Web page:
Prior to the Winter Meetings a report from Jerry Crasnick indicated the Cubs were “actively exploring a trade for one of the top closers.” Crasnick did not provide any names but soon after reports surfaced the Cubs and Rays were discussing various trades. Jake McGee and Brad Boxberger were two of the pitchers reportedly in the talks with Tampa and the Cubs are believed to still have some level in the late inning relievers.
A little over two weeks ago, Ken Rosenthal reported the Cubs “current focus is on trades for relievers” but not the high-end types such as the Yankees’ Andrew Miller, but middle-inning and setup options who would provide depth.” Rosenthal did not mention any specific players other than Miller, who he said the Cubs were not interested in acquiring.
Bruce Levine reported Tuesday, Andrew Miller could be the final piece for the Cubs’ bullpen eventually. Brian Cashman said Monday after acquiring Aroldis Chapman from the Reds that he planned on opening the season with Miller, Chapman and Dellin Betances in the back of his bullpen. Cashman is trying to lock down the last three innings and make up for not being able to add to his rotation this off-season.
Levine pointed out that Miller was available, in the right deal, before the Yankees traded for Chapman. The Cubs are “still hell bent on deepening the relief corps” for next season according to Levine and if the front office cannot add a reliever this winter, the Cubs would be “open to adding a big bullpen arm during the season.”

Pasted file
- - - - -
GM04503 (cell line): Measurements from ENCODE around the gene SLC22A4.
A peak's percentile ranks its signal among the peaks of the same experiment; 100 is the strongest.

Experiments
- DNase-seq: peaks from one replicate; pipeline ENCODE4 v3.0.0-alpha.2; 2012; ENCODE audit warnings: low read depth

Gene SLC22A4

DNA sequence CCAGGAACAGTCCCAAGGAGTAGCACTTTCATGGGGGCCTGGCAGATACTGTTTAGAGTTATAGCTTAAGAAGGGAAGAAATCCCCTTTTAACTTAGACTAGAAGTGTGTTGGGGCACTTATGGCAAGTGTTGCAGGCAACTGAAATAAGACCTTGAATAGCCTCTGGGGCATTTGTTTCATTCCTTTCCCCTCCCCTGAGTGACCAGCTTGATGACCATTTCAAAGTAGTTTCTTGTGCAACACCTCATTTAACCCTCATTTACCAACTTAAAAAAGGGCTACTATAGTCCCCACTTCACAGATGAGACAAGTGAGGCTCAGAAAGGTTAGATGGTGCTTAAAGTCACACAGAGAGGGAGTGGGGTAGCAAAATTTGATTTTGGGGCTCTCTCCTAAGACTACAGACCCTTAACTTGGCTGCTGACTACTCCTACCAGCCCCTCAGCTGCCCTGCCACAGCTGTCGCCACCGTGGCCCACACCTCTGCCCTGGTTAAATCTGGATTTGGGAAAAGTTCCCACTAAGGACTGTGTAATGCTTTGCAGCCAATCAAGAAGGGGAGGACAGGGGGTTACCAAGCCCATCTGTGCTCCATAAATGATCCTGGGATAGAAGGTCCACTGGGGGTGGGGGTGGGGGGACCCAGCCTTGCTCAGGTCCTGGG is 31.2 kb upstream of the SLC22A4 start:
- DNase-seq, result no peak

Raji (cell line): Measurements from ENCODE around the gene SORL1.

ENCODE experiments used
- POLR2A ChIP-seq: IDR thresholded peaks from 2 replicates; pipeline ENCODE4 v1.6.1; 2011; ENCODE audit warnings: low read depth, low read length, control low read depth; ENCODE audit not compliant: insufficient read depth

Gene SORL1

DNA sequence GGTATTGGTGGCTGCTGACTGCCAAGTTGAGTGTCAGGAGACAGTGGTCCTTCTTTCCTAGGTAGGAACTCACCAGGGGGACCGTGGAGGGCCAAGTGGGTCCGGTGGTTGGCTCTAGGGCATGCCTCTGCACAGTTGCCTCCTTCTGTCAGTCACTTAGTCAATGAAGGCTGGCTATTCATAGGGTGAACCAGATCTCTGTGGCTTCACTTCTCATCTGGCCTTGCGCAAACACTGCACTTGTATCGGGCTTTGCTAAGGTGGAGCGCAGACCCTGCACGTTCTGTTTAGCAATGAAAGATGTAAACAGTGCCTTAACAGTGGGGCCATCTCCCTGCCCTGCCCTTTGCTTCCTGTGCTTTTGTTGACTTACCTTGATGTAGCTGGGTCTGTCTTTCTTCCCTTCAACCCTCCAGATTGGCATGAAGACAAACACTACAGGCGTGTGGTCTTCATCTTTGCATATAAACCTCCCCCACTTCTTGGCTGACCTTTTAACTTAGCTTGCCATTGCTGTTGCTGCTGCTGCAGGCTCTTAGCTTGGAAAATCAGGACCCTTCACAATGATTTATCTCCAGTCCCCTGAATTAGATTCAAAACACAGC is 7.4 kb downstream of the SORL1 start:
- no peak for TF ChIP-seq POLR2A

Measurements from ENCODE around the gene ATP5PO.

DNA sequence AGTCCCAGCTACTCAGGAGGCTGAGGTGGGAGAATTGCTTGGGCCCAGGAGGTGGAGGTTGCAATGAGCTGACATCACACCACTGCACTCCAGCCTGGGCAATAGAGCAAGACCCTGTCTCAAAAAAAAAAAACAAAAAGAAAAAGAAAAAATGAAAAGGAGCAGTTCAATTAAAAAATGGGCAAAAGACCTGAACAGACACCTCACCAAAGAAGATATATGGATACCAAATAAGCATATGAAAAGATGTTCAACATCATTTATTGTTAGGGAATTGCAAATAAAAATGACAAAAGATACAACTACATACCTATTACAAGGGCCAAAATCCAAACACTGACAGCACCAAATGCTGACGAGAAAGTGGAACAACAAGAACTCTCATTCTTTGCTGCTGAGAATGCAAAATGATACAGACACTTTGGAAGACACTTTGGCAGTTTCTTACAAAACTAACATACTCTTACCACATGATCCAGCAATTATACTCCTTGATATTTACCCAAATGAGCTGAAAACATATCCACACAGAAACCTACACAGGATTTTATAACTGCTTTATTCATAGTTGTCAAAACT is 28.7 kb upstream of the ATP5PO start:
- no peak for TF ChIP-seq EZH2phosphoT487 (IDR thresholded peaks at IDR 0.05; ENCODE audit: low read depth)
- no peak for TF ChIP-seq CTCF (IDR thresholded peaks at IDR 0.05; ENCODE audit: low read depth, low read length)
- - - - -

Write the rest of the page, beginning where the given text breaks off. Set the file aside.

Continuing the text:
The Cubs would not be able to send a starting pitcher to the Yankees for Miller, according to Levine, but they might be able to matchup with the Yankees if a big bat, such as Jorge Soler or Javier Baez, was sent to the Bronx for the lefty reliever.
Andrew Miller is coming off an excellent season, the first of a four-year contract he signed last winter. Miller missed nearly a month with a left flexor forearm strain (June 10-July 8) but still earned the Mariano Rivera American League Reliever of the Year Award.
The 30-year old Miller was 3-2 in 60 games with 36 saves, a 2.04 ERA, 0.85 WHIP and 2.16 FIP. Miller allowed 16 runs, 14 earned, on 33 hits with 20 walks and 100 strikeouts in 61 2/3 innings.
There are three years remaining on the four-year, $36 million contract he signed last December. Miller is owed $9 million per season, a guaranteed $27 million over the next three years.
Theo Epstein has always liked Andrew Miller and traded for the southpaw when he was calling the shots in Boston. Epstein acquired Miller from the Marlins on Nov. 12, 2010 for Dustin Richardson. Epstein re-signed Miller a month later after non-tendering him in early December.
The Cubs were heavily linked to Miller last off-season before he signed with the Yankees. Reports suggested Miller’s price and length of contract exceeded what the Cubs were willing to commit to him at the time.
It is unknown the level of interest the Cubs may have in Andrew Miller. Based on Theo Epstein’s history with the southpaw there have likely been several conversations about him with Brian Cashman.
Stay Tuned …